Determined to develop an indigenous wine industry in this challenging region, the vignerons of Quebec seek out pockets of land warmed by lakes or sheltered by mountain ranges, and plant winter-hardy French and American hybrids. With labour intensive viticultural practices (and a lot of passion), these vineyards are able to weather long, cold winters and short growing seasons, which see just over half the amount of sunlight hours enjoyed by vineyards in Bordeaux. These non-Vitis Vinifera grapes produce 250,000 cases per year of unique white and red wines, as well as digestifs, sparkling and dessert wines. Quebec is also home to many of Canada’s most rare and impressive animals, including the moose, the polar bear, the arctic fox and the snowy owl.

British Columbia

British Columbia, Canada’s most westerly province, has four Viticultural areas: the Okanagan and Similkameen Valleys along the border of Washington State, and the coastal regions of Vancouver Island and the Fraser Valley. With 60 wineries and more than 8000 acres of vineyards (with breathtaking views), there is plenty to explore!

 Vancouver Island

An hour’s drive north of Victoria, the hillside vineyards of Vancouver Island make up the province’s newest wine-growing region. Ten small wineries near the city of Duncan provide a short wine trail celebrating British Columbia’s vibrant history.

The Similkameen Valley

Away from the coast, the high desert cattle country of The Similkameen Valley follows the picturesque Similkameen River. There are currently just 2 wineries established in this steep terrain, but it’s a promising area for future growth.

The Okanagan Valley

East of the Similkameen Valley, The Okanagan Valley stretches for 100 miles, encompassing over 40 wineries and 1500 hectares of vineyards, making it British Columbia’s largest and oldest grape growing region, producing 95 percent of the area’s wine. The climate and location make the valley ideal for growing fine wine varieties. Hot summer days combined with cool nights create a system of diurnal cooling which allows grapes to fully ripen and maintain balanced levels of acidity. The south end of the valley (the only place in Canada to be classified as a desert) receives fewer than 6 inches of rain per year, while the north end can receive as many as 16. This variation in climate means that many different kinds of grapes can thrive here. In the south, red Bordeaux varieties such as Cabernet Franc, Merlot and Cabernet Sauvignon are very successful, while German grape varieties such as Sylvaner and Optima do well in the cooler temperatures of the North. Pinot Blanc, Chardonnay and Pinot Gris thrive in the central regions.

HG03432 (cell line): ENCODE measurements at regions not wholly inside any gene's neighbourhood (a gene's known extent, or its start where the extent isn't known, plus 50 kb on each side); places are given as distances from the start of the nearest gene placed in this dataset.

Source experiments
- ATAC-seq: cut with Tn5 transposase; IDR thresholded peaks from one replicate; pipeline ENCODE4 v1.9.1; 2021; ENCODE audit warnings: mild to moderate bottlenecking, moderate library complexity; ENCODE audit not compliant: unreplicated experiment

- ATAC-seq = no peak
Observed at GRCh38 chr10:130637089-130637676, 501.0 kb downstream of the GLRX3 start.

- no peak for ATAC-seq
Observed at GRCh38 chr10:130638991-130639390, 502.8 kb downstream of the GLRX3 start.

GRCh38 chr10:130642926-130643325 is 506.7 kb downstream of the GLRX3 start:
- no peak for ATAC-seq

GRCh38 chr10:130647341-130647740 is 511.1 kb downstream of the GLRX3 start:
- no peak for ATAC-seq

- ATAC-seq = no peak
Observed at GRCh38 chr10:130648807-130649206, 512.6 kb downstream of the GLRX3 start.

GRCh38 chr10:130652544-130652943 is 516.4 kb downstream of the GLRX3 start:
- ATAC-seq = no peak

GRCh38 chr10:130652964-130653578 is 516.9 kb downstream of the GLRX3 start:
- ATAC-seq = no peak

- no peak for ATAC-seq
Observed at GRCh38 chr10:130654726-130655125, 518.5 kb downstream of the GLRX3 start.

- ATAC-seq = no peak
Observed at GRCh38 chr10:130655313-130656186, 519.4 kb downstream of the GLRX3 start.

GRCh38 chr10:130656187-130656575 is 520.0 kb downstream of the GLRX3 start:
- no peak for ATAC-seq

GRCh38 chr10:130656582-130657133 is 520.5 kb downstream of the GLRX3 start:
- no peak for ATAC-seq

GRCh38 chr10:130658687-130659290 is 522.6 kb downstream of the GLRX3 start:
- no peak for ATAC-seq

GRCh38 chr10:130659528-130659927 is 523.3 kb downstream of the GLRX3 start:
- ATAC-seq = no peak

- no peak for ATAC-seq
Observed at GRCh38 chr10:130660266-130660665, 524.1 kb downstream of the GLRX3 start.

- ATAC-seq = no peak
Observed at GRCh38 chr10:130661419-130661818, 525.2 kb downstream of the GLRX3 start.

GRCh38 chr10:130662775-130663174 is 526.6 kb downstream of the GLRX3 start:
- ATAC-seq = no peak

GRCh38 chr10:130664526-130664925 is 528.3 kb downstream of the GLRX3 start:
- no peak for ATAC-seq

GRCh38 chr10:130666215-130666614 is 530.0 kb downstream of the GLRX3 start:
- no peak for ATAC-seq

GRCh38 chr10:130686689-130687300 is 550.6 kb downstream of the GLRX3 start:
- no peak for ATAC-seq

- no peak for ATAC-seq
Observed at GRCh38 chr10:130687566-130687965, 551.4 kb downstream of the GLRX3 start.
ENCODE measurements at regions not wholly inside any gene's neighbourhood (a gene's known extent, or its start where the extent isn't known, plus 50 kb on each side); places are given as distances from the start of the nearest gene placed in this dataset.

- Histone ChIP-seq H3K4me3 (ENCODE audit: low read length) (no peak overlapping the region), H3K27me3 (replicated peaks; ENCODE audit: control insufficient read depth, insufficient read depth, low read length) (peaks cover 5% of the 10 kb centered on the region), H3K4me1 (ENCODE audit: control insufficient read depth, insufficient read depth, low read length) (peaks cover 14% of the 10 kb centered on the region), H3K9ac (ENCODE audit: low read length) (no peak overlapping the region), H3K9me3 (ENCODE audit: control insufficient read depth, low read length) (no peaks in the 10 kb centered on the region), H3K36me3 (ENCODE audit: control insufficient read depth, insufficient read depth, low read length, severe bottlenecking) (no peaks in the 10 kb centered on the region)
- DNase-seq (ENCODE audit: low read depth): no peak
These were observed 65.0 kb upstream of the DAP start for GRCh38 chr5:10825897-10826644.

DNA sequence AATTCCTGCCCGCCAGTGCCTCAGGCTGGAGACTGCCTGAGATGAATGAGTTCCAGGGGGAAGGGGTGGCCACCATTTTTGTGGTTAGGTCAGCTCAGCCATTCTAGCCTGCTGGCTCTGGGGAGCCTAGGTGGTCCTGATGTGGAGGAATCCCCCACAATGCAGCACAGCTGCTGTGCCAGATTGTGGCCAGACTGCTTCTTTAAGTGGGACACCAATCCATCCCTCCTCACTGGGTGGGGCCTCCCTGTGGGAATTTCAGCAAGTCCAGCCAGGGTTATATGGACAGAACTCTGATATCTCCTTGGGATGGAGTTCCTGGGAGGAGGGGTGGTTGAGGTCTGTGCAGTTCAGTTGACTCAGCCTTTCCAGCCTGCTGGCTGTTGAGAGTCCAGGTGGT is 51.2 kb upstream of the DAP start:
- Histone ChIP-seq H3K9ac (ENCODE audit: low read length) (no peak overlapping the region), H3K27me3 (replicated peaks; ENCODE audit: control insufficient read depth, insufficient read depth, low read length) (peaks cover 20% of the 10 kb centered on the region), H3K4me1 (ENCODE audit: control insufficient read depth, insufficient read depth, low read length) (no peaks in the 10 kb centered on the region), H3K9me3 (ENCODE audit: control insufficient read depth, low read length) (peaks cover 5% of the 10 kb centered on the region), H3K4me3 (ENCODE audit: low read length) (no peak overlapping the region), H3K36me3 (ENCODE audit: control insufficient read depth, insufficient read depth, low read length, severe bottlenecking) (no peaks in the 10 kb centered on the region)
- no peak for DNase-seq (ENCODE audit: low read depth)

The Okanagan Valley is very popular with tourists, due in part to its vibrant community of wine growers, gorgeous scenic surroundings, and the high quality accommodation and great food that can be found in the region.

Where to start with winery visits?

Now that you’re familiar with everything Canada has to offer, the question is - where should you start? There are so many places for wine-lovers to enjoy, so we’d like to get you started with a few suggestions in The Okanagan valley, British Columbia’s oldest wine region.

Okanagan Crush Pad

This premium winery in Summerland, BC, was built by Christine Coletta and Steve Lornie on Switchback Organic Vineyard in 2011. It has quickly gained an excellent reputation and won numerous awards and accolades thanks to experienced chief winemaker, Matt Dumayne.

Using state of the art concrete tanks, minimal additives and native yeast, Dumayne crafts natural wines which reflect the region's unique location.

Visitors can get right to the heart of the winery to discover (and taste) these fantastic wines, and gain an insight into the art of winemaking.

Mission Hill Winery

The Mission Hill Family Estate is dedicated to making excellent wine, and to providing a place for it to be enjoyed with great food and great company. Proprietor Anthony von Mandl prides himself on creating a ‘refuge’ from the hurried pace of daily life, and invites visitors to explore the extensive on-site vineyards and underground cellars, and to discover the secrets of winemaking.

Wine tastings will ‘enrich the senses’ and ‘satisfy curiosities’, and guests can enjoy the estate’s vast art collection before settling down with a glass of award winning wine in a private tasting salon.

As if that wasn’t enough, the outdoor Terrace Restaurant is the perfect place to finish the day. Enjoy spectacular dishes made from fresh, locally grown produce while enjoying a breathtaking view of the vineyards and the Okanagan Lake.